The answer , it turns out, is that God is not exempt from emotional pain. Exempt? On the contrary, God’s pain is as infinite as His love. He weeps because He feels compassion….

    It is not their wickedness, but their “misery,” not their disobedience, but their “suffering,” that elicits the God of Heaven’s tears. Not until Gethsemane and Golgotha does the scriptural record reveal so unflinchingly the costly investment of God’s love in His people, the price at which He placed His heart upon them. There could be nothing in this universe, or in any possible universe, more perfectly good, absolutely beautiful, worthy of adoration, and deserving of emulation, than this God of love and kindness and vulnerability.

    That no matter who we are, no matter how uncredentialed we feel, no matter how unaccomplished or unworthy, or friendless, the God of Heaven loves us individually and will weep with us as we suffer.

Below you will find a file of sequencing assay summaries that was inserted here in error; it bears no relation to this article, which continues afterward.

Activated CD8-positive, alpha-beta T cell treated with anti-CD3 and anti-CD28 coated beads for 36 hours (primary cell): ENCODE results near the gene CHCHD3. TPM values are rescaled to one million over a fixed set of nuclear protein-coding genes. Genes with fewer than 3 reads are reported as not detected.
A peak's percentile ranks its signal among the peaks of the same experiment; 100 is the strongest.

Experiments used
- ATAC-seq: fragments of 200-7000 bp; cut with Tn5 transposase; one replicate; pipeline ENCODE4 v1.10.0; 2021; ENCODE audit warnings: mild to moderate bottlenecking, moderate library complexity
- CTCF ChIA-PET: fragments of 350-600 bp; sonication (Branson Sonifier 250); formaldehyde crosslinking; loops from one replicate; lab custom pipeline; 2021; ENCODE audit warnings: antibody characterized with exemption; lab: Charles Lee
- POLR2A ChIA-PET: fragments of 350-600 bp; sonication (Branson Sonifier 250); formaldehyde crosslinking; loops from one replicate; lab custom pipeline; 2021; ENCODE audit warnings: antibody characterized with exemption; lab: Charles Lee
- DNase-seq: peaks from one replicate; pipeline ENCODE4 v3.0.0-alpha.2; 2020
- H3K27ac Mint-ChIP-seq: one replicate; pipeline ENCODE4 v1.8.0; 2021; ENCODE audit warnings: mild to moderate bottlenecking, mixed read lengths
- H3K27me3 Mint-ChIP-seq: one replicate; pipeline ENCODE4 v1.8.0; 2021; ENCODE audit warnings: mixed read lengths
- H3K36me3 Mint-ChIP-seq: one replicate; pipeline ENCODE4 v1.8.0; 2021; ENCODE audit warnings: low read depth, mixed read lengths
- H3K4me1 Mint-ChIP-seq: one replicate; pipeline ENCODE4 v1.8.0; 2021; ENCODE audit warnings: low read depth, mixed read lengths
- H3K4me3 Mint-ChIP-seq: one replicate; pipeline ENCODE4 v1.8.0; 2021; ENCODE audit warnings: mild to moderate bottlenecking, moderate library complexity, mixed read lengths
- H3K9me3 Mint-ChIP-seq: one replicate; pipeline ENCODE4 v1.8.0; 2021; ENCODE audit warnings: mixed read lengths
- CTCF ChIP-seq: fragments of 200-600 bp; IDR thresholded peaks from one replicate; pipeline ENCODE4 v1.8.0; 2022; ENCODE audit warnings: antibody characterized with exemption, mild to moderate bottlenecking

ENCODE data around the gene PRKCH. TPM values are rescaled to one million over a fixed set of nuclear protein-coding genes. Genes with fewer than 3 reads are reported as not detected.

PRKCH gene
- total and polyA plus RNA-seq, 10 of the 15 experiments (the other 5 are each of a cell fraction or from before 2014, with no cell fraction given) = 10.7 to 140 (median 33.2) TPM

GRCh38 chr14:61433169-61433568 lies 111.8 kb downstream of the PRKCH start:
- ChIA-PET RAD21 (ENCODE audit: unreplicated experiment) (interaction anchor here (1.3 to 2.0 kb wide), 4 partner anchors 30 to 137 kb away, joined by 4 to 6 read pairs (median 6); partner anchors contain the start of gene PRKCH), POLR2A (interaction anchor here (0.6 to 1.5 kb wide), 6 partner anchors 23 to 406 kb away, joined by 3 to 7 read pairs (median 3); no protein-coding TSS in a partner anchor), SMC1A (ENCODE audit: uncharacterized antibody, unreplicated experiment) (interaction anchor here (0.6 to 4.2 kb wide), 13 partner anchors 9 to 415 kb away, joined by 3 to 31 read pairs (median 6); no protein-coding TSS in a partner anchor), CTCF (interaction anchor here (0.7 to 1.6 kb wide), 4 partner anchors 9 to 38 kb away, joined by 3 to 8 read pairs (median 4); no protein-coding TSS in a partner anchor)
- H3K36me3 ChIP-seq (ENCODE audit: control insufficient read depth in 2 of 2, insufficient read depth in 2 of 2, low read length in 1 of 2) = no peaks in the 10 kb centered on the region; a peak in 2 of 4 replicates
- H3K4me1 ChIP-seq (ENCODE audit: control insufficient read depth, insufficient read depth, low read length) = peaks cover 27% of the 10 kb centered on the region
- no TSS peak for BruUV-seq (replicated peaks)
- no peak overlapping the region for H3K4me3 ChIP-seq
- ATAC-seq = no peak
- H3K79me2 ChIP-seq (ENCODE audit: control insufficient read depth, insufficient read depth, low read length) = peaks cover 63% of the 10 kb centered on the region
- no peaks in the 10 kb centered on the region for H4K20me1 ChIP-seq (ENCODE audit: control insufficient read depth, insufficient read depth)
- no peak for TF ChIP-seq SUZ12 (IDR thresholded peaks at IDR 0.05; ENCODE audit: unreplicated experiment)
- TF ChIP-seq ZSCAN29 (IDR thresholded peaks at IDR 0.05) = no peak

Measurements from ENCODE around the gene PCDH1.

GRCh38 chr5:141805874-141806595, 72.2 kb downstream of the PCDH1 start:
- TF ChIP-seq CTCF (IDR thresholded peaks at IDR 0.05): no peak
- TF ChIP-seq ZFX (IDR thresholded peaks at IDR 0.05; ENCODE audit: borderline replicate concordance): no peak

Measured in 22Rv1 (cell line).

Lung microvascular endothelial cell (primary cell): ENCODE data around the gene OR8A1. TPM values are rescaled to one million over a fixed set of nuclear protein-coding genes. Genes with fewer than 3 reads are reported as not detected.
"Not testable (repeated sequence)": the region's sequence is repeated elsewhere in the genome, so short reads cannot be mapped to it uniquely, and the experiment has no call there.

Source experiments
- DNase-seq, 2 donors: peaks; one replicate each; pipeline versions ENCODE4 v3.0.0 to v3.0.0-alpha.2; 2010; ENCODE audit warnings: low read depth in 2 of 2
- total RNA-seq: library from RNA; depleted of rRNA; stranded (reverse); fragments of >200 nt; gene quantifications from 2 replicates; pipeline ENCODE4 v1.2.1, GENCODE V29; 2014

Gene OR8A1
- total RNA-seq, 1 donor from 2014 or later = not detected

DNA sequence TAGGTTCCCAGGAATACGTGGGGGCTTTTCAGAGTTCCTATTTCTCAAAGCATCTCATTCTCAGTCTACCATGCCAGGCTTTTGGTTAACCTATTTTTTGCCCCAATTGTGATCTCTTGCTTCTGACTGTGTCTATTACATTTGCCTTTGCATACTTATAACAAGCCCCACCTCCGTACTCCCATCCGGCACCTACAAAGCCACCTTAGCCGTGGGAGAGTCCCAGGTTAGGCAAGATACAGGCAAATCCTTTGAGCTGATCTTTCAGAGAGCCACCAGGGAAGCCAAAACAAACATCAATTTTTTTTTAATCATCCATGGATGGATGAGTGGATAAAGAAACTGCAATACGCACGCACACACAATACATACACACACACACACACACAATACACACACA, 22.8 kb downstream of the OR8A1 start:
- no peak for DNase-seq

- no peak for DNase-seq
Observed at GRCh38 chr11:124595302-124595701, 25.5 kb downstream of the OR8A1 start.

2. That opposition in life is at the very core of our theology, “For it must needs be, that there is an opposition in all things”. Eugene England says of this statement that it “is perhaps the most provocative and pro­found statement of abstract theology in the scriptures, because it presumes to describe what is most ultimate in the uni­verse—even beyond God. In context, it clearly suggests that not only is contradiction and opposition a natural pan of human experience, something God uses for his redemptive purposes, but also that opposition is at the very heart of things; it is intrinsic to the two most fundamental realities—intelli­gence and matter, what Lehi calls ‘things to act and things to be acted upon.’ According to Lehi, opposition provides the universe with energy and meaning, even makes possible the existence of God and everything else: Without it, ‘all things must have vanished away.’” (2 Ne.2:13).